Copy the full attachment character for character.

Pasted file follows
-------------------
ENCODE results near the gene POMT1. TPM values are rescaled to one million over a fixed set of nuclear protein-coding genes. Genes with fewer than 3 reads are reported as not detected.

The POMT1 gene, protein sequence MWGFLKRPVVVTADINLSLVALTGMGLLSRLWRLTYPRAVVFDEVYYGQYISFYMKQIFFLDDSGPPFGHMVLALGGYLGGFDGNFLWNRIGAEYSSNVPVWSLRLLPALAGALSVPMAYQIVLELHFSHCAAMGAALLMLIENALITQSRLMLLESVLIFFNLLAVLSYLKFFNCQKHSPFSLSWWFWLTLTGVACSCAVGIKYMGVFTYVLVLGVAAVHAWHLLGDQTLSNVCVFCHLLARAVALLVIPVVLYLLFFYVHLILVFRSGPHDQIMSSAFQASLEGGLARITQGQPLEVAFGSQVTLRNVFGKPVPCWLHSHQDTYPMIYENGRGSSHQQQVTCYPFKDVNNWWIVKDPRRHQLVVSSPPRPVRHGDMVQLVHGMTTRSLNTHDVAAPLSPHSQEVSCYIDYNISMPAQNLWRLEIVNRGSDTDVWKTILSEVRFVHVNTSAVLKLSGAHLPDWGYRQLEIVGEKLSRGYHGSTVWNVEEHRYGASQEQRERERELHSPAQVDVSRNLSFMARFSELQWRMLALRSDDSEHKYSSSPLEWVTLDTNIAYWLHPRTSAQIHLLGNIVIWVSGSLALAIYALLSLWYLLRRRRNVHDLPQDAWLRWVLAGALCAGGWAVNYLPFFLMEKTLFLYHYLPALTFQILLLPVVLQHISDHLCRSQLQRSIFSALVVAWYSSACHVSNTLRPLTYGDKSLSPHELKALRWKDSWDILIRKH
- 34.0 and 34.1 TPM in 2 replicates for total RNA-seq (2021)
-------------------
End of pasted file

ENCODE results near the gene POMT1. TPM values are rescaled to one million over a fixed set of nuclear protein-coding genes. Genes with fewer than 3 reads are reported as not detected.

The POMT1 gene, protein sequence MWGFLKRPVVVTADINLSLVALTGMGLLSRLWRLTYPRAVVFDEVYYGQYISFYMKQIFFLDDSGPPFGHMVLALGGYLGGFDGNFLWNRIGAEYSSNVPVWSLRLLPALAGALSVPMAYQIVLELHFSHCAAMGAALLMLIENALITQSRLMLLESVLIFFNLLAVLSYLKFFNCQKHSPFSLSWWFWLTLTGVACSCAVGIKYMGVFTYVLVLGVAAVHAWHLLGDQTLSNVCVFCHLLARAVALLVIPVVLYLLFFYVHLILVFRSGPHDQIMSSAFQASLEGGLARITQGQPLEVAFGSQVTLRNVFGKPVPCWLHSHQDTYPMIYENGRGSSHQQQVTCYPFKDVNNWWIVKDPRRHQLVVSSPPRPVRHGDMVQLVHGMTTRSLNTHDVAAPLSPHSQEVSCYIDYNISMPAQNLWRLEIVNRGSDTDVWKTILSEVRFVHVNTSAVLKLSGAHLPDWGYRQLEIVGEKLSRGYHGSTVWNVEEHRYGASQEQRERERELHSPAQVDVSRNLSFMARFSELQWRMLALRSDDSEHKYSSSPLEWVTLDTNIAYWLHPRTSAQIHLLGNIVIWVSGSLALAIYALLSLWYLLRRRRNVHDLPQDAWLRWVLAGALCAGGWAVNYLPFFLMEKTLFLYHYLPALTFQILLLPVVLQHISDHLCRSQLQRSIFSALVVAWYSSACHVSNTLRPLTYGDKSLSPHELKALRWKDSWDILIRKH
- 34.0 and 34.1 TPM in 2 replicates for total RNA-seq (2021)